My brothers and sisters in Palestine undergo a very public mujahadah; but alongside them I undergo a personal one. Yes it does not involve picking up a rocket launcher or a dusty battlefield - but in many ways the struggle against personal desires is just as difficult.

"Free, free Palestine!" 

So I thank my Palestinian brothers and sisters. They have reminded me of a vital lesson in mujahadah. Their struggle continues in the public eye. For the rest of us, our mujahadah continues in our own private lives. 

"Free, free Palestine!"

Tuesday, August 28, 2012

The Chronicles of Dayah


The year is 1990. There hangs an awkward silence over the dinner table. A man breaks into cold sweat as his mother, without a trace of emotion, sizes up his girlfriend.
Will the relationship work out?
Or will true love be smashed irreparably against the unreasonable expectations of a mother?

Those questions bear heavily on every mind at the table save for one: a hyperactive 5-year-old girl named Dayah. She is the only cucu of the family, the apple of her grandparents’ eye, and allegedly as cute as a China doll (refer to pic above). Also, Dayah has taken a liking to this man’s girlfriend; constantly calling her cheerfully: “Aunty Esther, Aunty Esther!”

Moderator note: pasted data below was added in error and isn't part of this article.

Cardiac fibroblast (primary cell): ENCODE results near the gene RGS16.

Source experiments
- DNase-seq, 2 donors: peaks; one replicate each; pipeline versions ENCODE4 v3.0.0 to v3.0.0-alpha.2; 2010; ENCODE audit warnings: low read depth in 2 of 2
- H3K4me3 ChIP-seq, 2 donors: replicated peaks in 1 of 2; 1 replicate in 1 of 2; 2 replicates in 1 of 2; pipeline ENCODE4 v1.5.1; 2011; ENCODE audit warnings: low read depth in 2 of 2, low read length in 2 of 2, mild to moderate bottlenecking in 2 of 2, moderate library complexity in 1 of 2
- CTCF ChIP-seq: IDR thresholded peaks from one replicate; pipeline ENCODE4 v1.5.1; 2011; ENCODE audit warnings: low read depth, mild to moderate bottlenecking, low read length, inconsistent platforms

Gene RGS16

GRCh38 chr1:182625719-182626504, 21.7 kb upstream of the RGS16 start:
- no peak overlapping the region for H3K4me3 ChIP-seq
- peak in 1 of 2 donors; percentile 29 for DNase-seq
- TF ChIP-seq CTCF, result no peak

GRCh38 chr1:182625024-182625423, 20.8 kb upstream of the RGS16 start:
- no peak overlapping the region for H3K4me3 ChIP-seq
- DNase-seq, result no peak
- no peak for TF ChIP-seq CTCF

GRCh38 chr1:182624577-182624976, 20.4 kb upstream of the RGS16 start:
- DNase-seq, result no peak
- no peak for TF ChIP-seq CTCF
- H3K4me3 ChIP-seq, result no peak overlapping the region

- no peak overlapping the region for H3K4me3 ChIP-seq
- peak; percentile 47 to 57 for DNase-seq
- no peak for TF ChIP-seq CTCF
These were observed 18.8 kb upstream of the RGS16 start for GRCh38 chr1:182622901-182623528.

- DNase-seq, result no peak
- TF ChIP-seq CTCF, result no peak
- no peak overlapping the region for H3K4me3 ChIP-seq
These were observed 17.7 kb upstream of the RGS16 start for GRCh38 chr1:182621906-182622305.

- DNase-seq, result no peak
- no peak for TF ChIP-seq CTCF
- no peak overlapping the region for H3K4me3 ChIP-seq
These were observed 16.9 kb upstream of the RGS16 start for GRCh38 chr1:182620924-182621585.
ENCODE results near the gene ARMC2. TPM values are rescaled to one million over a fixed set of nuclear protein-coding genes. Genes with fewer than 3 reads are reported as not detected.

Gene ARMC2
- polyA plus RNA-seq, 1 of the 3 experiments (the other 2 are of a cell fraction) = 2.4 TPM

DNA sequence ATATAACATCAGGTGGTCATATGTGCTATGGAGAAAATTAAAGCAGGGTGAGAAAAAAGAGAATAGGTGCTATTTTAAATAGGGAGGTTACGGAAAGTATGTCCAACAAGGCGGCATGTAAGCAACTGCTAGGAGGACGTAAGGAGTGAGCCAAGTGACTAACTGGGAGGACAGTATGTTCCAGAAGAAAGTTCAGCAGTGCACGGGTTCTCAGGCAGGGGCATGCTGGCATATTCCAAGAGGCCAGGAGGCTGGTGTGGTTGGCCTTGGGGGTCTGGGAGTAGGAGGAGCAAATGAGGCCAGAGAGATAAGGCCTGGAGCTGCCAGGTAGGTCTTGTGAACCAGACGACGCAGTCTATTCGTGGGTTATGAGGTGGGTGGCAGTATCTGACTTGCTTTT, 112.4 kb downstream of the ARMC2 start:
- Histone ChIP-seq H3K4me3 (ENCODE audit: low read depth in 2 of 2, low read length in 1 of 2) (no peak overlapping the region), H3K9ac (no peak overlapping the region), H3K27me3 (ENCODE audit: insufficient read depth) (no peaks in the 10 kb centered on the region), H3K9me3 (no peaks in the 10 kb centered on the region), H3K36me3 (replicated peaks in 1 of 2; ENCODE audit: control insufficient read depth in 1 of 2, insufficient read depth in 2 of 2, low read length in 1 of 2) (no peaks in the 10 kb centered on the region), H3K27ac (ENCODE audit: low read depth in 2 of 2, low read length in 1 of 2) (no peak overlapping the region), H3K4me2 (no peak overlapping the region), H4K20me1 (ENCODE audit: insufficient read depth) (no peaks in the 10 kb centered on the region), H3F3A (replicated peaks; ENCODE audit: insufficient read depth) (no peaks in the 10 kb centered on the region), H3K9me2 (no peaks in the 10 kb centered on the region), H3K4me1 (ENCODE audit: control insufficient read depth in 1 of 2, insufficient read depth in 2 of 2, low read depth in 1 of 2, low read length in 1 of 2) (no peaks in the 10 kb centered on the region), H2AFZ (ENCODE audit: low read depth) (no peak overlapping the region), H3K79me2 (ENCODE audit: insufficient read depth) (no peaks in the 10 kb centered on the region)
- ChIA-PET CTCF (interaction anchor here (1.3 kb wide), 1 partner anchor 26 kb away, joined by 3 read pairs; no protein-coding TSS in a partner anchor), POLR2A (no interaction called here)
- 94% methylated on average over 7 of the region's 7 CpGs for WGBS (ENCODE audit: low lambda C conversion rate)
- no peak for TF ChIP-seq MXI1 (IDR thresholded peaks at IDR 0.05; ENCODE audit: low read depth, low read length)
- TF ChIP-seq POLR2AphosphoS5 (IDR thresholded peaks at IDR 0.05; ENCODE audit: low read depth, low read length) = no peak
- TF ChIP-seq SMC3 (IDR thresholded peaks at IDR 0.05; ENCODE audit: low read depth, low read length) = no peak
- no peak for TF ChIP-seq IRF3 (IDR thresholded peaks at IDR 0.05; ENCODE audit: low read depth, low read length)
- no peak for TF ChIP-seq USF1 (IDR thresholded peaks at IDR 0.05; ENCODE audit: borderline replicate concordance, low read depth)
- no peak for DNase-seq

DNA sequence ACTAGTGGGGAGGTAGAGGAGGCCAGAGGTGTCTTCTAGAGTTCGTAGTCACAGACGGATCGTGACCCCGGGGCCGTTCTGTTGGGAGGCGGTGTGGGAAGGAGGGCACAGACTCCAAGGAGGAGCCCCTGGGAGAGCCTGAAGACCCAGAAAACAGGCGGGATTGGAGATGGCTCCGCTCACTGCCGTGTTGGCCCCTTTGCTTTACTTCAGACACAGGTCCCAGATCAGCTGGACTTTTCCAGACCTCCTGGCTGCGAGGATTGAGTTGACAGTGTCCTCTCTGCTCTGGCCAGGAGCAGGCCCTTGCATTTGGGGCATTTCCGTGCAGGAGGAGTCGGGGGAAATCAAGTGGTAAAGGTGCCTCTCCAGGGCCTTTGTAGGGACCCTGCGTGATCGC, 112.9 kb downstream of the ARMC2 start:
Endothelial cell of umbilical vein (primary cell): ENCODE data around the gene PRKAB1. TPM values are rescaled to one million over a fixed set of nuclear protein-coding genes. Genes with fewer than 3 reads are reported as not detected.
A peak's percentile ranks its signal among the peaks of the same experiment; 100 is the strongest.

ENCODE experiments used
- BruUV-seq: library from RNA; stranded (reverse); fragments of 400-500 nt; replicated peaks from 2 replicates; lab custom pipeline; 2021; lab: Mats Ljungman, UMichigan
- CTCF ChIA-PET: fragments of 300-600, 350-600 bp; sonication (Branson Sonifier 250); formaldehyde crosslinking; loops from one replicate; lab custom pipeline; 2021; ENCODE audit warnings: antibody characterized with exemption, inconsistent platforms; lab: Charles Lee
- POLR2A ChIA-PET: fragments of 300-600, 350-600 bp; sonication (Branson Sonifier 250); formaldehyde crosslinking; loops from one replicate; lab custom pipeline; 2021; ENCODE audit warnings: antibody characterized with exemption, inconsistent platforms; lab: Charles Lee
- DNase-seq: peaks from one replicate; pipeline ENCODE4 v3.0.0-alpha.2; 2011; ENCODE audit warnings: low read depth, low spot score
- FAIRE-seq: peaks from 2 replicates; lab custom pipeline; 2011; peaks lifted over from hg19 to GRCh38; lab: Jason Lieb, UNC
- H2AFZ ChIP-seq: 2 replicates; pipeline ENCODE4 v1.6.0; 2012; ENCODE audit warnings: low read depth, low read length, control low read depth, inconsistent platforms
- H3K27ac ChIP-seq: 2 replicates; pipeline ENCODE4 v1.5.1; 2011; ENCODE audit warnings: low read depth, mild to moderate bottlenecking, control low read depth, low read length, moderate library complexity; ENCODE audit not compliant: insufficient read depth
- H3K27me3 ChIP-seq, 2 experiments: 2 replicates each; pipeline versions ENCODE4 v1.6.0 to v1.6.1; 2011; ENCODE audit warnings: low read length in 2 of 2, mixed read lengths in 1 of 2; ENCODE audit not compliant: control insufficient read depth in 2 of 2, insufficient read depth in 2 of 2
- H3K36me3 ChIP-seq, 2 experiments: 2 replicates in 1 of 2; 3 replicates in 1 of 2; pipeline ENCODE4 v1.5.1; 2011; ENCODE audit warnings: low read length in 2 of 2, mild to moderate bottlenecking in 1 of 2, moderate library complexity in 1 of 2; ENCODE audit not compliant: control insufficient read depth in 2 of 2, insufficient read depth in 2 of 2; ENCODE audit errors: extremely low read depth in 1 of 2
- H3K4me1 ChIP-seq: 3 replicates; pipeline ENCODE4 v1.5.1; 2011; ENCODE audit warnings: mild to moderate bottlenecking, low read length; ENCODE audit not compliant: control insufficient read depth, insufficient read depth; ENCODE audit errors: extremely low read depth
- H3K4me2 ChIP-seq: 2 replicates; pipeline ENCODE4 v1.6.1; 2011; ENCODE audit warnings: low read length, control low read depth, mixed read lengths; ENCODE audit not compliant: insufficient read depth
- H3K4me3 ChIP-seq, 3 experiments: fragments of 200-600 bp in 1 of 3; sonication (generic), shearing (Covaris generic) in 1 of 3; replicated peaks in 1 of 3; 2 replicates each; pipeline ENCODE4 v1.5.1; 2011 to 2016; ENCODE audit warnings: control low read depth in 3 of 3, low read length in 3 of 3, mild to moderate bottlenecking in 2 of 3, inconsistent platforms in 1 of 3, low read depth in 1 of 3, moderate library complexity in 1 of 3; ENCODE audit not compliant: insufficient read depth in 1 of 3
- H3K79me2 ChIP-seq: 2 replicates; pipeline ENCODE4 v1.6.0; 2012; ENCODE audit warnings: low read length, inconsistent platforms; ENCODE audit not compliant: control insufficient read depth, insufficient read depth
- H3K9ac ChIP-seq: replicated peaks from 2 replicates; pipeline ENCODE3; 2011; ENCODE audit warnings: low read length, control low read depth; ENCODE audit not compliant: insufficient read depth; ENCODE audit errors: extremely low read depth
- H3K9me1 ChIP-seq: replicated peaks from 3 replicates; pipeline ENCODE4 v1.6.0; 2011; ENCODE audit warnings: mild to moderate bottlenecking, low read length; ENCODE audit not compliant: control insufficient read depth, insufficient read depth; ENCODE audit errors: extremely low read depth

Suddenly, as if on cue, she jumps on the table and starts singing and dancing. The man breathes a sigh of relief as his mother and father laughs and claps along to the tune of their grandchild’s impromptu performance. All tension in the room seeps away; the ice is broken.

A year later the man and his girlfriend is married, the next year she gives birth to an adorable little boy named Mikhail.

On that basis it can be argued that Kakak Dayah, as I would call my eldest cousin, had a crucial role to play in my birth; that she broke down the walls to my grandma’s heart, so that my Mum could move in and win it with her charms. Without which I would not be here.

Mindblowing stuff right there, dude…

Kak Dayah: mastermind who made marriage possible.

Yet, I never really saw Kak Dayah as a puppet-master of my conception.

Instead I have always seen her as the natural Head of the Council of Grandchildren (CoG). After all, for 5 years Kak Dayah was the only member of the CoG – before Kak Nadhirah came along (henceforth to be called Kak Ngah)

Then I arrived, becoming the third-in-command of this esteemed organisation.

The membership of CoG did not stay at three for very long though; soon after came Taufiq, my BFF <3 <3 <3 (agak gedik di situ...)

Then my sister came along as the 5th CoG member.

Next, Ajmal a.k.a. “The Weirdo”.

Later still, Akhyar at no. 7.

Inayah a.k.a. “Penan” next.

Aqashah a.k.a. “The Sumo” at no. 9.

Danny boy my bro at 10th.

His partner-in-crime Haikal at 11th.